Representatives of music streaming service Pandora have responded to claims made by the surviving members of Pink Floyd in a recent USA Today editorial. In a statement issued to Business Insider, Pandora representatives said that band “has been given badly misleading information” as the result of “a well-orchestrated campaign by the RIAA and their lobbying arm to mislead and agitate artists.”
In their editorial, Pink Floyd accused Pandora of wanting artists to take an 85% royalty cut for its streaming services while trying to mislead artists into supporting their efforts via petition. Pandora hit back at the band’s accusations, saying that the 85% royalty cut is not true while claiming that its royalty rate is higher than any other streaming service.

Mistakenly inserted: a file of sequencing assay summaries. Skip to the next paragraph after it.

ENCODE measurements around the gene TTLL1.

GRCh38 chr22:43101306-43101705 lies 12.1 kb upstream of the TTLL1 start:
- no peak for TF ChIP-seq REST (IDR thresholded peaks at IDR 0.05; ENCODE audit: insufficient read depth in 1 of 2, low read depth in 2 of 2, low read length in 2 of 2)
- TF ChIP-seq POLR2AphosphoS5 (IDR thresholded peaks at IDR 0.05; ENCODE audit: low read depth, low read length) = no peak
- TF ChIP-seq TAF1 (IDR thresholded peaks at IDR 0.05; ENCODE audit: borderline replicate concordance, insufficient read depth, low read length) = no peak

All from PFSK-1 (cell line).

That “85%” figure has since come into dispute from other sources. Floyd cited a report from the Register when they first mentioned the proposed royalty cut, but the Register did not specify any source in their report. The editor of the Register has yet to comment on the story.
Whether or not the proposed 85% royalty cut is true or not, Pandora still has a PR mess to wade through: royalty figures released by Camper Van Beethoven singer David Lowery show that, on average, Pandora pays a paltry $.0019 per stream.